“Eventually, the law of averages takes pity on me, as it is known to do for my fellow sufferer, the monkey at his typewriter, an doles out a miracle: a good new picture, at last. It brings me relief and reassurance, but no one else sees it for the milestone it is. Each time, friends and family dismiss my panic and despair, saying breezily, “Oh knock it off, you’ll get another good picture, you always do. Relax!”

“Relax,” I snort sarcastically to myself, shouldering the tripod to take another picture that is certain to be vapid, derivative, unhingingly bad. “Sure, you know all about it.” How can they understand the paralyzing, dry-well fear I live with from one good picture to the impossible next? Who can know the agony of tamped-down hope between the shutter’s release and the image in the developer? Or the reckless joy when I realize that, at last, I have good one; eagerly, my ebbing confidence throws off the winding-sheet and resumes business at the old headquarters, a wondrous resurrection.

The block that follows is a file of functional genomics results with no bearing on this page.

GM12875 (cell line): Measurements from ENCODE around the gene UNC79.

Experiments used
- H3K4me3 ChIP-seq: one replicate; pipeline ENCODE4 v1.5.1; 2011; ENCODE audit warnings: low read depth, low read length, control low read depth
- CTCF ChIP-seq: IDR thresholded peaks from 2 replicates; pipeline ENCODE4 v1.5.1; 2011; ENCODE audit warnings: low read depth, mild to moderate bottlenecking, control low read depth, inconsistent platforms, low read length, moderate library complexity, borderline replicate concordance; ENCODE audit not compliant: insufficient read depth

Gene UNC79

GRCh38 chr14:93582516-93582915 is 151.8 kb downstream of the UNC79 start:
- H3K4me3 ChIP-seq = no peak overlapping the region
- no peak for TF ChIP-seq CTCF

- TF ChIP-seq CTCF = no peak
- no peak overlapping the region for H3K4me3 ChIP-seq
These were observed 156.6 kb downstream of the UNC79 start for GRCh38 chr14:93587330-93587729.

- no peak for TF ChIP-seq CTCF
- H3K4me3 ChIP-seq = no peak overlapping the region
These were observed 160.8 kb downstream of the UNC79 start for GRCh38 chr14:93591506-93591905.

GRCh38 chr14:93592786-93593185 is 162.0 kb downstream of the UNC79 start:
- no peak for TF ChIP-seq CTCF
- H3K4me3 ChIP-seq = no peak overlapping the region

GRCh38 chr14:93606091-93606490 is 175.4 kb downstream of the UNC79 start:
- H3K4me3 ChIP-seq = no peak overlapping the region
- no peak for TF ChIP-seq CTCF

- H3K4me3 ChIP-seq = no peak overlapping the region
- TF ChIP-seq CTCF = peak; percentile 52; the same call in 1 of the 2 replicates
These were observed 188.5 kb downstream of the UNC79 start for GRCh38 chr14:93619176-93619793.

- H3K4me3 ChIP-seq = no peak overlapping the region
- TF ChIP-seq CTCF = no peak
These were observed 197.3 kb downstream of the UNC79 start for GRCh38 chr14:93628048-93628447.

“But, of course, it is also a fleeing one. It lasts about as long as the exquisite apex of a wave and, just as the wave takes the sand castle, it sucks my confidence out with it as it recedes. In its wake, it leaves the freshly exposed reminder that, however good that last image was, the next picture must be better. Each good next picture always holds despair within it, for it raises the ante for the ones that follow.

“Every time it’s the same. It’s easy to prove to myself that good pictures are elusive, but I can never quite believe they’re also inevitable. It would be a lot easier for me to believe they were if I also believed that they came as the result of my obvious talent, that I was extraordinary in some way. Artists go out of their way to reinforce the perception that good art is made by singular people, people with an exceptional gift. But I don’t believe that I am exceptional, so what is this that I’m making?